Times Staff Writer
A look back at the events, people and places that made North Pinellas the unique place that it is. The information is compiled from past editions of the St. Petersburg Times.
Aug. 18, 1937: County backs bid for mid-county air field
CLEARWATER - A county airport north of Pinellas Park with passenger and air mail liners making regular stops there was envisioned by the County Commission yesterday afternoon when it offered its support to the project.
Commissioners named County Engineer W.A. McMullen Jr. their representative to confer with municipal and chamber of commerce committees on the airport.
They took action after hearing H.H. Baskin, member of the Clearwater Chamber of Commerce committee, which is taking the initiative in leading the campaign for the airport.
"It would be a fine thing for this county," one commissioner said and the others agreed.
Baskin told the board that money to develop the site would have to come either from PWA or WPA as it would require a substantial sum to grade the land and build a hangar and administration building. He explained that he did not appear before the board to ask for money; he said he wanted the commissioners' support.
"I am not a flier," Baskin told commissioners. "I have no land around Pinellas Park which I am trying to sell. I'm just a citizen interested in the development of this county."
He pointed out that the Pinellas Park site would be the most logical as it would benefit St. Petersburg, Clearwater and other upcounty communities.
"In years to come, an airport will be as important as a railroad terminal," Baskin continued. "We must prepare for this."
The commissioners told Baskin they would cooperate in "any way possible" and that the project had their full support.
A meeting of chamber of commerce committees, airline representatives, municipal committees and McMullen will be held soon to work out some definite plan for the airport.
Aug. 14, 1925: Legion entertains Key West scouts
Boy Scouts of Key West spent a delightful afternoon Thursday as guests of the Turner-Brandon post, American Legion, at a picnic and swimming spree at Wall Springs in northern Pinellas County. The islanders, who have been used to high rolling surf and the tang of the salt sea, took great delight in the concrete-floored pool filled with spring water and were with difficulty induced to leave it.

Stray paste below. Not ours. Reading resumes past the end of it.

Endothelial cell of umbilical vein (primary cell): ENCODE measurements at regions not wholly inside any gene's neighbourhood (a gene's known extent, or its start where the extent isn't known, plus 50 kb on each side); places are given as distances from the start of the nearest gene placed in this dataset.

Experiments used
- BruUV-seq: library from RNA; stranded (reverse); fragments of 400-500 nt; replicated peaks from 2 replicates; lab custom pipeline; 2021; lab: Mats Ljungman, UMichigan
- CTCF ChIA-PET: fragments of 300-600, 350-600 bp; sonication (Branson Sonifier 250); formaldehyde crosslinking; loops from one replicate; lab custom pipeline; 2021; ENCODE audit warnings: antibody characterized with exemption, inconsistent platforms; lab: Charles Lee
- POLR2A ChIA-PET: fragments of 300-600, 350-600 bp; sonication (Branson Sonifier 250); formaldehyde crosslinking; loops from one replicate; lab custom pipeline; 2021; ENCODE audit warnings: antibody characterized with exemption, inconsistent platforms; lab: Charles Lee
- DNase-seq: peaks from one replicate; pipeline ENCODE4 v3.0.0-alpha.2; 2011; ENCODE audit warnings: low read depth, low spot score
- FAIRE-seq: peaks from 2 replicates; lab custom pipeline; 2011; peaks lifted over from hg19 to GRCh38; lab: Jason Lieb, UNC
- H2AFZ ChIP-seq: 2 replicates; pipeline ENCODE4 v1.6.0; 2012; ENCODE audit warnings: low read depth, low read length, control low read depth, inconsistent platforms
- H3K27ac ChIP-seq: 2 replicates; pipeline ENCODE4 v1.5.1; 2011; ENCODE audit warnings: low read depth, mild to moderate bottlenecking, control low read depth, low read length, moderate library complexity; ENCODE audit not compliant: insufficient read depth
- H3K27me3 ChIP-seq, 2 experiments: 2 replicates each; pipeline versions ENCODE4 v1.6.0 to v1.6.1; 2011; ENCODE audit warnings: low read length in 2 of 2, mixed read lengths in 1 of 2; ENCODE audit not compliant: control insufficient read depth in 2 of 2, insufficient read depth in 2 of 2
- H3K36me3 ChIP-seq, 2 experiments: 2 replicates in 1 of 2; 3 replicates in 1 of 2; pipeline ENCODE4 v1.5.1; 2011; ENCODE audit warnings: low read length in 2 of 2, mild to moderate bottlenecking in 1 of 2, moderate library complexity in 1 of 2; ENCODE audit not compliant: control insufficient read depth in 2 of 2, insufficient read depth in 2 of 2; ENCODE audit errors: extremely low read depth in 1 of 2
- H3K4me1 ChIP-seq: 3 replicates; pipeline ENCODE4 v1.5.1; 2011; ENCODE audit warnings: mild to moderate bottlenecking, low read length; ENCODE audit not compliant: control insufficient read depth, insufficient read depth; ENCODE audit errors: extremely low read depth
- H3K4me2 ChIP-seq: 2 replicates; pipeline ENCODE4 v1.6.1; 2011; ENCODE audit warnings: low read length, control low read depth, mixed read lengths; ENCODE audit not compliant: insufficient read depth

Aug. 16, 1937: Dunedin police watch speeders
DUNEDIN - With the new police cruiser, local officers are finding it easier to catch speeders. A limit of 15 miles an hour has been set in the main part of town and 25 mph in other parts. Police Judge R.C. Conner says that while the limit is 25 mph, the officers will not arrest anyone going 35 mph if they are driving carefully.
Aug. 15, 1925: Advantages of old home town realized
CLEARWATER - While the Rev. Dr. A.T. Cornwell failed to take his vacation trip to Nassau, he at least got as far as Miami and brought back a world of information regarding doings in the Magic City of the east coast.
"What Clearwater has to offer and to advertise is that its property prices, except in spots, are uninflated," he said.
"People who are coming to Florida in tens of thousands, together with thousands of out-and-out speculators with no object in view but to get what they can and take it away, can still buy choice locations at reasonable charges and build homes and enjoy the delights of Florida, in reasonable peace.
"In Miami, there is no peace," he said. "The ordinary, unsophisticated, retired small-town businessman has no more chance in Miami than a rabbit in a dog kennel. They notice him at a glance. They pounce on him in an instant. After one or two hairbreadth escapes, he stays under cover."
Theresa Blackwell compiles the history column. She can be reached at 727 771-4305 or email@example.com